Art Deco –style illustration of a dance number in the Broadway musical, "Kiss Me Kate."
Mount Greylock Regional School will transport audiences back to the Golden Age of Broadway next weekend with its production of “Kiss Me, Kate.” Opening is Feb. 29 at 7 p.m. in the high school’s auditorium. Additional performances run March 1 and March 2.

Cole Porter Classic “Kiss Me, Kate” Opens at Mt. Greylock Regional

WILLIAMSTOWN, Mass. — Mount Greylock Regional School will transport audiences back to the Golden Age of Broadway next weekend with its production of “Kiss Me, Kate.”

The beloved Cole Porter musical centers on a formerly married acting duo, Fred Graham and Lilli Vanessi, playing opposite one another in a musical version of Shakespeare’s “Taming of the Shrew.” As with the show’s inspiration — a sparring Alfred Lunt and Lynn Fontanne during their 1935 production of “Shrew” — Fred and Lilli’s on-stage chemistry belies nonstop off-stage conflict.

Egotistical director Fred faces additional headaches dealing with his flirtatious co-star Lois Lane while trying to keep the show’s opening night from devolving into total chaos.

Contacted by e-mail, Welch explained what attracted him to Kiss Me, Kate for this year’s musical. “Several things, really,” he said. “It is funny, where last year’s musical, Oliver, was somewhat more serious. It has room for a big cast, which we have; our program has grown steadily over the last several years. We have a cast of 39 (!). Also, a lot of my seniors are ‘Shakespeare kids’ who participate in the fall production every year- and this is a play about putting on a Shakespeare play. Plus, Cole Porter made his home in Williamstown.”

Along the way, the musical delivers some of Porter’s wittiest tunes, including “Why Can’t You Behave?”, “Too Darn Hot” and “So in Love.”

The show nabbed the first-ever Tony for Best Musical in 1949. Broadway producer Arnold Saint-Subber first conceived it after witnessing the Lunts’ combustible “Shrew” performances. He recruited writing partners Bella and Sam Spewack plus composer Cole Porter to transform the idea into a stage production.


Kiss Me Kate

Where:Mt. Greylock Regional School

February 29 through March 2, Mount Greylock Regional School brings the Golden Age of Broadway alive with ‘Kiss Me, Kate.’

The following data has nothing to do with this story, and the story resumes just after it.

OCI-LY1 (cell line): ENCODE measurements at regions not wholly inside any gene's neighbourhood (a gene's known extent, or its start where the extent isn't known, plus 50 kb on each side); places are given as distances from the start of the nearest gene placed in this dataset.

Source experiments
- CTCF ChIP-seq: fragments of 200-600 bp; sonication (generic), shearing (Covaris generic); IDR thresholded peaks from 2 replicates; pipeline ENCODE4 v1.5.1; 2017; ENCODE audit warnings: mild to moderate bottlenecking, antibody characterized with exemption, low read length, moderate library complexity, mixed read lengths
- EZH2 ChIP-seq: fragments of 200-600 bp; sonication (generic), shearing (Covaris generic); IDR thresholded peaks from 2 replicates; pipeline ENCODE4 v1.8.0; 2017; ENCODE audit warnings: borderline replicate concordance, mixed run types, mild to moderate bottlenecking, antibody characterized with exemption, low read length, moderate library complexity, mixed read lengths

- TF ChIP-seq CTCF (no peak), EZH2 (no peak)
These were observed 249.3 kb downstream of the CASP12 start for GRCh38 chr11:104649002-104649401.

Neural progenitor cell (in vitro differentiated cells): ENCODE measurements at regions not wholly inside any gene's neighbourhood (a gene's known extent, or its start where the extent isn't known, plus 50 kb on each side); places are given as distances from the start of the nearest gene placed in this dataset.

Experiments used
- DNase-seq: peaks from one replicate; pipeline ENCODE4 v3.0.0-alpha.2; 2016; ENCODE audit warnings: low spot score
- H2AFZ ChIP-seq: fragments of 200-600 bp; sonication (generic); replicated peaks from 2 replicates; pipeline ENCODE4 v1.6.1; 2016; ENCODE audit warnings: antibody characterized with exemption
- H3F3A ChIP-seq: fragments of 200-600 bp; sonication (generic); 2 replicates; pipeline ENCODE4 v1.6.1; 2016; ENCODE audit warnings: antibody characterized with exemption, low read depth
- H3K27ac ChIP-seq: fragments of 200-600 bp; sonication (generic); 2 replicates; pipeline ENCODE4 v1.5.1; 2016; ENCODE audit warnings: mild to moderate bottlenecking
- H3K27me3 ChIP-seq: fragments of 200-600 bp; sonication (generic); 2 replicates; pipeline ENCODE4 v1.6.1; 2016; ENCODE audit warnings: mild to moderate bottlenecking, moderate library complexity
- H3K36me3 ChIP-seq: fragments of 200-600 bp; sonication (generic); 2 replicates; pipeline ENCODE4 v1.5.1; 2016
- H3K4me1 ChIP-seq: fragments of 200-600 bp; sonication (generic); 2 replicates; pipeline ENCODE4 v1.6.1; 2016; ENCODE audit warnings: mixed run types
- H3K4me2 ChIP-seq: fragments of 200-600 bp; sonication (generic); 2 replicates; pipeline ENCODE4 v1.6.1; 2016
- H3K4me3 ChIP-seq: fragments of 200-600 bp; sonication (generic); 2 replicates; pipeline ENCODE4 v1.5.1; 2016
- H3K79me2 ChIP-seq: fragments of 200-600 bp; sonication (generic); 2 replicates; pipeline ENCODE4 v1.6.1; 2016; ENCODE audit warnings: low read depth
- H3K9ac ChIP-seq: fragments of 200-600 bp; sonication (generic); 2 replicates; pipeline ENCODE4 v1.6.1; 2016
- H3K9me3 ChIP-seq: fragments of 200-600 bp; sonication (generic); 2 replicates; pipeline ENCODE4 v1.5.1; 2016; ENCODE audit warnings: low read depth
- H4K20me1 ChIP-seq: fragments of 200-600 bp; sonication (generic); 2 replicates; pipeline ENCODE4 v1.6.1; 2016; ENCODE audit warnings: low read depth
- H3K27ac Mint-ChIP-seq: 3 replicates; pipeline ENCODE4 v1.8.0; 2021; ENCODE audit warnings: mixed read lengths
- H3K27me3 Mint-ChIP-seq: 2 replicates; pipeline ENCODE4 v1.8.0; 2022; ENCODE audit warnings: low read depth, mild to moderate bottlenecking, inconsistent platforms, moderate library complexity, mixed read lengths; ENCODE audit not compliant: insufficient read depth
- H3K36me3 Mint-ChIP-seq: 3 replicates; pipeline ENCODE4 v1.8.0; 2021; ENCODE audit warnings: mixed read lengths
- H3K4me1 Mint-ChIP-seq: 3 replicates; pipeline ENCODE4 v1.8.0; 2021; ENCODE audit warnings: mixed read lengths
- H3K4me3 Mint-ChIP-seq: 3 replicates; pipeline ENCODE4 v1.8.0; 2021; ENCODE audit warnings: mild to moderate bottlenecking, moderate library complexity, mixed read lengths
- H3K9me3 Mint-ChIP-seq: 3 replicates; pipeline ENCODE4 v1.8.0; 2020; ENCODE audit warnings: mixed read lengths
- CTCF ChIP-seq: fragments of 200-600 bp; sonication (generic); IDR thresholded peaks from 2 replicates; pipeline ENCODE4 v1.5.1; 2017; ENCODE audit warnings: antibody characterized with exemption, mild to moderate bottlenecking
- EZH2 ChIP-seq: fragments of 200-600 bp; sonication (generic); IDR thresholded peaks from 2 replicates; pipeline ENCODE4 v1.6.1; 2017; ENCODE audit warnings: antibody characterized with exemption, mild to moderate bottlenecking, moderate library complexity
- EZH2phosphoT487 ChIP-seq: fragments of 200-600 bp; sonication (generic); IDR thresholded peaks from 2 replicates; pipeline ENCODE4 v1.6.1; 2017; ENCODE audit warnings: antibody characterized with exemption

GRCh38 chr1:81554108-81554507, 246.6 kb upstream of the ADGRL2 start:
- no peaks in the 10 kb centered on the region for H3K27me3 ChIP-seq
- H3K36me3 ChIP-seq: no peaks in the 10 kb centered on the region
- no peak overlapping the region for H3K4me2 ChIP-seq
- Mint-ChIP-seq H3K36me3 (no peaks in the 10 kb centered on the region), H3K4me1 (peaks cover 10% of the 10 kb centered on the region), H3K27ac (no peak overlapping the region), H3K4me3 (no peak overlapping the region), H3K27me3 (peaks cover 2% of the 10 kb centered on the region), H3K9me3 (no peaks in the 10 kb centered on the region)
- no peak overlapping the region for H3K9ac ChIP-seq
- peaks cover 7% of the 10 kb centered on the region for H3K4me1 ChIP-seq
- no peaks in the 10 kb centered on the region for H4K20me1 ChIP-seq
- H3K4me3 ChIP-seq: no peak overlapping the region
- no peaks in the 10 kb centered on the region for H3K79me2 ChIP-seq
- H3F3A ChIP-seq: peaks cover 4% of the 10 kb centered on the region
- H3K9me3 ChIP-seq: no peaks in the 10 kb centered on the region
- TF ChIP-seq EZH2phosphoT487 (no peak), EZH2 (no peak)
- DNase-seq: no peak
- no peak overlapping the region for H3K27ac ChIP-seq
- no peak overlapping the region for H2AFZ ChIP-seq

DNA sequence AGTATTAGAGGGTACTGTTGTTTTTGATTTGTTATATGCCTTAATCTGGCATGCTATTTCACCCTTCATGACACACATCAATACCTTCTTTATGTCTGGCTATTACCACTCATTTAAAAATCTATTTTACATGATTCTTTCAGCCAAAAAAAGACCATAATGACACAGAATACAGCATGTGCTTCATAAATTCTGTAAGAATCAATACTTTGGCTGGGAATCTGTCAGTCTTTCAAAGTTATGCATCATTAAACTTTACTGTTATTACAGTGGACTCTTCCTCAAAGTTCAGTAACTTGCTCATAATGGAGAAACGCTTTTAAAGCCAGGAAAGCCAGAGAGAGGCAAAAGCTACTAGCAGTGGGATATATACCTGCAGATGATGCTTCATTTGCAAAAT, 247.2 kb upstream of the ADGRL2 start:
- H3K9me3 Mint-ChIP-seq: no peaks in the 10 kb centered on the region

As for how the players have worked to gear up for such a complicated and demanding production, Welch shares, “They usually watch the film outside of school (which isn’t by any means a requirement, but with streaming services these days it’s accessible), although the stage version differs somewhat from the 1953 film; most of those splashy mid-20th-century musicals are that way.”

Additionally, when you take out February vacation, the rehearsal schedule is fairly aggressive. Students worked from released digital accompaniment tracks so that they could prepare outside of school.

“Thankfully,” Welch noted, “the kids have stayed healthy, we’ve avoided snow days (much to their chagrin) and most rehearsal days have been ‘all calls.’ The cast is on stage for quite a bit of the show, so we needed all hands on deck most days singing, dancing, and acting to get the show done.”

Reflecting on what place he finds this work has in 2024 — what lessons, themes, etc. resonate today, Welch comments, “The show has undergone some revisions and revivals since the original release to remove some of the more outdated social conventions and prescriptions. At its core, it is a play about theater people who are human, and who are finding a way to relate to one another.

Taken as a whole the musical creates a set of nested stories in which Greylock students work together to play the roles of a cast that must work together for the good of the show, which, observes Welch, is one of the most important lessons of theater as an endeavor.

He explained, “The main characters learn, in the end, to set aside ego for affection and understanding. It has all of the classic tropes of entertainment; comedy, farce, physicality, romance, power struggle, and mistaken identities and situations.”

The production team includes music teacher and musical director Jacqueline Vinette, musician Luke Oliveri, and student choreographer Levi Cohen-McFall.

Tickets purchased online in advance cost $10 for adults, $7 for seniors, and $5 for non-district students. The show is free for Mount Greylock students.

Proceeds from concessions and a cash-only raffle will go toward school arts programming.

Jason Velázquez

Jason Velázquez has worked in print and digital journalism and publishing for two decades.
Phone: (413) 776-5125

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